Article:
Global Economic Collapse Imminent: MIT Researchers Predict Next Great Depression By 2030
According to a study released by researchers at Jay W. Forrester’s institute at MIT, the world is headed for a “global economic collapse” if humans around the planet do not waver in their consumption of natural resource. Not only is global economic collapse imminent at the current rate of resource consumption and population growth, “precipitous population decline” will also occur.
Recent findings published in the study coincide with those of the Limits to Growth which is an academic report from 1972. Smithsonian Magazine wrote about an Australian physicist named Graham Turner who famously said:
“The world is on track for disaster.”
According to the report which was produced for The Club of Rome, the researchers conjured a computing model in order to forecast various scenarios based upon the current models of global resource consumption and population growth. A computing model is a mathematical model of a complex process or system which requires conditions for testing.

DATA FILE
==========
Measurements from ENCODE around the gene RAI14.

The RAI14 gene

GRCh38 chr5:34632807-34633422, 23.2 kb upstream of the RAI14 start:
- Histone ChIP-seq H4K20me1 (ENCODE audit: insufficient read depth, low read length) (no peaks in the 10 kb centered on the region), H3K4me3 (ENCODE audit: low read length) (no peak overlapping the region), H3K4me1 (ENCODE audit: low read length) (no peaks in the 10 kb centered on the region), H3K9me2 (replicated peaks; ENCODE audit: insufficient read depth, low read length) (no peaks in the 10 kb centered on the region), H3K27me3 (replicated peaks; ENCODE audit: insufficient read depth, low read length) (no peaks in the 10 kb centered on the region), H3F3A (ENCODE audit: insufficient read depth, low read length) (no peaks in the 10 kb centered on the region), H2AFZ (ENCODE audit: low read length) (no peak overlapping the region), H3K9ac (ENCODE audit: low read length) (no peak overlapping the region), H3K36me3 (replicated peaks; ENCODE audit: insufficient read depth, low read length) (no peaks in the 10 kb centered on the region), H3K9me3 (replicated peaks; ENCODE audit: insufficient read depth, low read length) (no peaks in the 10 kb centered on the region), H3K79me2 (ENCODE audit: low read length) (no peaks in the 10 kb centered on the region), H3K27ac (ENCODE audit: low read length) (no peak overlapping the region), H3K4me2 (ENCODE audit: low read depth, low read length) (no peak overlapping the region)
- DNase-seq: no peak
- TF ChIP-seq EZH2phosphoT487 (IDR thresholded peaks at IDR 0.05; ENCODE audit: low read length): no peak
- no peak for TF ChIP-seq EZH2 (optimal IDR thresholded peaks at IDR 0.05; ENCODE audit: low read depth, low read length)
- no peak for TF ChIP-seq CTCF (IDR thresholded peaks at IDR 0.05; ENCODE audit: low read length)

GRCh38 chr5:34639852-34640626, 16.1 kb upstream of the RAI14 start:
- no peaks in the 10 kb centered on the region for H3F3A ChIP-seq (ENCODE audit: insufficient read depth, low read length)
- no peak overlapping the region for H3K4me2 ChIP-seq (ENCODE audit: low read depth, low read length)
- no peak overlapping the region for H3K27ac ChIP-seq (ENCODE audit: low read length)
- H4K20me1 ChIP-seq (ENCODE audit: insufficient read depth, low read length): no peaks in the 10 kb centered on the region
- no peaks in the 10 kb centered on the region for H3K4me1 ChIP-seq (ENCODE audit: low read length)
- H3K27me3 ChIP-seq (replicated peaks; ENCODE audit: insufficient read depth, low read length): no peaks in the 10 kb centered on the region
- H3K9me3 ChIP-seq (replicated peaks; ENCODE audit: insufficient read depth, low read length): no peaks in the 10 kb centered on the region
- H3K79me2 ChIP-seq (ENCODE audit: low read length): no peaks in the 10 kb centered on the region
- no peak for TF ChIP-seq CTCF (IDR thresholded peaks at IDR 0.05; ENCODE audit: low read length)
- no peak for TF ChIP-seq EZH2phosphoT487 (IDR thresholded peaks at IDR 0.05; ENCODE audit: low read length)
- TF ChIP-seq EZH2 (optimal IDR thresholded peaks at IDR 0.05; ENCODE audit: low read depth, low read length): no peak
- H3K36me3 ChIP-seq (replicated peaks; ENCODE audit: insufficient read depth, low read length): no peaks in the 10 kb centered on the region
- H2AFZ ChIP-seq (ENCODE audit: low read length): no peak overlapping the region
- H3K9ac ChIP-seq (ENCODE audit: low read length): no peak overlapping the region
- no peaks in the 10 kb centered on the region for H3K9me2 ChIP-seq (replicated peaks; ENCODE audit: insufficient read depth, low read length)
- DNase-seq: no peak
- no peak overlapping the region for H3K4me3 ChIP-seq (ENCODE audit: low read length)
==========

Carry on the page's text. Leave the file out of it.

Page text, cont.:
The majority of the computer scenarios processed indicated imminent economic collapse would occur right around the year 2030.
Unlimited economic growth potential is still a possibility, however, governments around the world would have to enact policies to limit the expansion of our ecological footprint (human demand on the Earth’s ecosystems) in addition to investing in green technologies.
Twelve million copies of the recently published report were distributed in thirty-seven different languages around the world. While there are those, such as former governor of the Federal Research Board and Yale economist Henry Wallich, who strongly disagree with the findings detailed in both the Limits to Growth as well as the more recent MIT study conveying similar findings. Wallich believed that the regulation of economic growth would be equivalent to “consigning billions to permanent poverty.”
Do you believe that a global economic collapse is truly imminent by 2030 based on the current rate of consumption and population growth as forecast by MIT’s computing model?
Source: Yahoo! Blogs: The Sideshow